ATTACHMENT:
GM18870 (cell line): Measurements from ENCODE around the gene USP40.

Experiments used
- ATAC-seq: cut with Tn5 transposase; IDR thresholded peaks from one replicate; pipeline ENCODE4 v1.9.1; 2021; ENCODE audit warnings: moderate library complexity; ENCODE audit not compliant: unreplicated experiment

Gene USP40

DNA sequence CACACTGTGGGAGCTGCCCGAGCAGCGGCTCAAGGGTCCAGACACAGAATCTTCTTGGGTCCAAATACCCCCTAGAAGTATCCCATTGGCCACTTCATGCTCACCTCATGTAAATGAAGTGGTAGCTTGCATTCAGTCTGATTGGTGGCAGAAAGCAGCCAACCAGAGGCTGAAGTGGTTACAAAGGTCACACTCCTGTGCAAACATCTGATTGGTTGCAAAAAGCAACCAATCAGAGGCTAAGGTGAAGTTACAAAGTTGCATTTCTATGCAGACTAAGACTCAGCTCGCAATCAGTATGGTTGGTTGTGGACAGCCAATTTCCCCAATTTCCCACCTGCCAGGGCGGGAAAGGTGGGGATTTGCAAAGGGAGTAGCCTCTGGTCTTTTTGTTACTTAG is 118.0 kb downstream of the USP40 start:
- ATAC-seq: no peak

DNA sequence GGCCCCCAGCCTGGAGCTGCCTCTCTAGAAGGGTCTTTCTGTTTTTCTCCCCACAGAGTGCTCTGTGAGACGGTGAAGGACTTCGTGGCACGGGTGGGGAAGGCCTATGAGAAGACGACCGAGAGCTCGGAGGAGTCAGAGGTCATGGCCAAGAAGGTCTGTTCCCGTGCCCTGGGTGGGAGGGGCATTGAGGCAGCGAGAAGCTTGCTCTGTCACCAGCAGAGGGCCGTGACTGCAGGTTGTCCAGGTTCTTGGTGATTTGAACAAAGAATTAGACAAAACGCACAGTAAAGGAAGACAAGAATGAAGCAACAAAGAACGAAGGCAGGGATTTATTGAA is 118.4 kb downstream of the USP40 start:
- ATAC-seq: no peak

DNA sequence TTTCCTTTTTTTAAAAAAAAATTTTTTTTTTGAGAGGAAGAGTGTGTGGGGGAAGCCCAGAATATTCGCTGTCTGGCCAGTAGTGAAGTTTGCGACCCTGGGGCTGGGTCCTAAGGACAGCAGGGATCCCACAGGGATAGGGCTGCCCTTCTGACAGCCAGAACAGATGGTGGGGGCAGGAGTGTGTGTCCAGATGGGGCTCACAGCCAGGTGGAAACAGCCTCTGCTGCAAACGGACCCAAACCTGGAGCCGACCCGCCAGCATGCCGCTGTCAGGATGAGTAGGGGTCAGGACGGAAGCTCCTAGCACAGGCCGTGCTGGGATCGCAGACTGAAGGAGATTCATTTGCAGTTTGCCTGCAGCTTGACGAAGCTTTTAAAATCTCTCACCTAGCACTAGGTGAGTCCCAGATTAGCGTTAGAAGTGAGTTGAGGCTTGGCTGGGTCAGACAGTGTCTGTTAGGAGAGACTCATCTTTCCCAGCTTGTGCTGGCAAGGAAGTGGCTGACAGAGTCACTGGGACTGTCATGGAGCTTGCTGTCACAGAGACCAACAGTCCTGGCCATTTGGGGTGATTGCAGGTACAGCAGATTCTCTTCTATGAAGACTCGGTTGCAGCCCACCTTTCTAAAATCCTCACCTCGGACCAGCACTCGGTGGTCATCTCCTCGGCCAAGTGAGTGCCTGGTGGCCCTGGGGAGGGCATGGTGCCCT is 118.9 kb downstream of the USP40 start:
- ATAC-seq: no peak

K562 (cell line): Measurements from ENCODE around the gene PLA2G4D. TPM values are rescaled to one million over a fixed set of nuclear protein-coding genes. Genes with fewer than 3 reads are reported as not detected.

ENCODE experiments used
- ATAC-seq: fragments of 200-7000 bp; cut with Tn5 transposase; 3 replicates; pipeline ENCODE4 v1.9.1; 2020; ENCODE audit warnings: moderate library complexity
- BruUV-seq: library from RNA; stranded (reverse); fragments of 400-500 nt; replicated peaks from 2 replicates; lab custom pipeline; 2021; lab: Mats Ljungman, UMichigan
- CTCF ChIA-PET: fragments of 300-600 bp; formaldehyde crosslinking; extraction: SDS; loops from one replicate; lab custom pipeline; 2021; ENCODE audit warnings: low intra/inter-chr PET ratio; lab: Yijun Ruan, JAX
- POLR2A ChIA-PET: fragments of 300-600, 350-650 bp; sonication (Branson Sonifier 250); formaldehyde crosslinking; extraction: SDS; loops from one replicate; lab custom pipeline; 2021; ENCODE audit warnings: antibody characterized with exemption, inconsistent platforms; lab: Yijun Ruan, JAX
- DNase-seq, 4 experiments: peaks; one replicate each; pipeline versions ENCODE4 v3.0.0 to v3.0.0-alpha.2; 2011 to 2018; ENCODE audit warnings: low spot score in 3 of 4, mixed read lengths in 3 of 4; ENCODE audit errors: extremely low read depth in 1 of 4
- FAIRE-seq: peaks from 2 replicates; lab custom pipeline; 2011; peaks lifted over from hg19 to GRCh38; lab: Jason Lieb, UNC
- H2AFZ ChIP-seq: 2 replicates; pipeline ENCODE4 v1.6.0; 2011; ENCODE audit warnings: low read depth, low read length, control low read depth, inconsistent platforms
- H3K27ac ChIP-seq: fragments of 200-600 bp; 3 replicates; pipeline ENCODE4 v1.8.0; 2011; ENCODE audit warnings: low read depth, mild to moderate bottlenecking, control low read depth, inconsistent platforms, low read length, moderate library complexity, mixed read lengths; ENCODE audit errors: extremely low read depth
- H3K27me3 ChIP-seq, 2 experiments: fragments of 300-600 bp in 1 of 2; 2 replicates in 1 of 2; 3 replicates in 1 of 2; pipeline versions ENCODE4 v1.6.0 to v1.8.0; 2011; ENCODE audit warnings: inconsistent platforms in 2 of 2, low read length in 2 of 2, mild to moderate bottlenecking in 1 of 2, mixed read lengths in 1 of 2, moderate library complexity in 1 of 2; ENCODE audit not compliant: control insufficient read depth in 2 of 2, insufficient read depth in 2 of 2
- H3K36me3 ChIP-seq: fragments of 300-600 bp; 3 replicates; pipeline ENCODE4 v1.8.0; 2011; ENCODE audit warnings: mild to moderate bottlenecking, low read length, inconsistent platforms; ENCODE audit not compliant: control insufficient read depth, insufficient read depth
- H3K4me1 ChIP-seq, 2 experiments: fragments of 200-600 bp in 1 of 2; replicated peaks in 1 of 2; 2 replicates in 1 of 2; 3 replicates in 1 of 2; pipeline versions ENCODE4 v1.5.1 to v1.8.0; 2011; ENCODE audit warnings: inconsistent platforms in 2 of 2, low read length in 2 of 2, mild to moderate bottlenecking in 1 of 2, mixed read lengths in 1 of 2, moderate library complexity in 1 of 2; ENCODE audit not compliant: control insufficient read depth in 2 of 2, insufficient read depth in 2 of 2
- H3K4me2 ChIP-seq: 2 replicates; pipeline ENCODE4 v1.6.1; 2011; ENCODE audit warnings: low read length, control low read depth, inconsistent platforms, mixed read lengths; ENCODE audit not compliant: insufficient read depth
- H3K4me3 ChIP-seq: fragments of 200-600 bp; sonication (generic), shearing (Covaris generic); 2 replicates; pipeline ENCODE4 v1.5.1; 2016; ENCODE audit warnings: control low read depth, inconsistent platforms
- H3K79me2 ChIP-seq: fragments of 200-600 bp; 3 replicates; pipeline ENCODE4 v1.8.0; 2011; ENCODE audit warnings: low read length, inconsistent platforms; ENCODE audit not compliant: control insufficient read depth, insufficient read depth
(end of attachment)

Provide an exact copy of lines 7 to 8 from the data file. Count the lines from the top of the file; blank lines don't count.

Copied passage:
DNA sequence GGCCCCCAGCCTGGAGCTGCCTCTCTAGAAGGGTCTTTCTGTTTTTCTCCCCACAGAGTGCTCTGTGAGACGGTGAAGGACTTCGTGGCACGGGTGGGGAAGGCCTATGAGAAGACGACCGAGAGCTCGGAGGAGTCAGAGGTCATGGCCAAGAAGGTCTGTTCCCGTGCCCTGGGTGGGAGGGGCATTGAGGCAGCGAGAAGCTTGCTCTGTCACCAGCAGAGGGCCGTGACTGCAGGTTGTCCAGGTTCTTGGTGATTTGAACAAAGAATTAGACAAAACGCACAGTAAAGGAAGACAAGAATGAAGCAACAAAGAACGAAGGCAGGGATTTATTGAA is 118.4 kb downstream of the USP40 start:
- ATAC-seq: no peak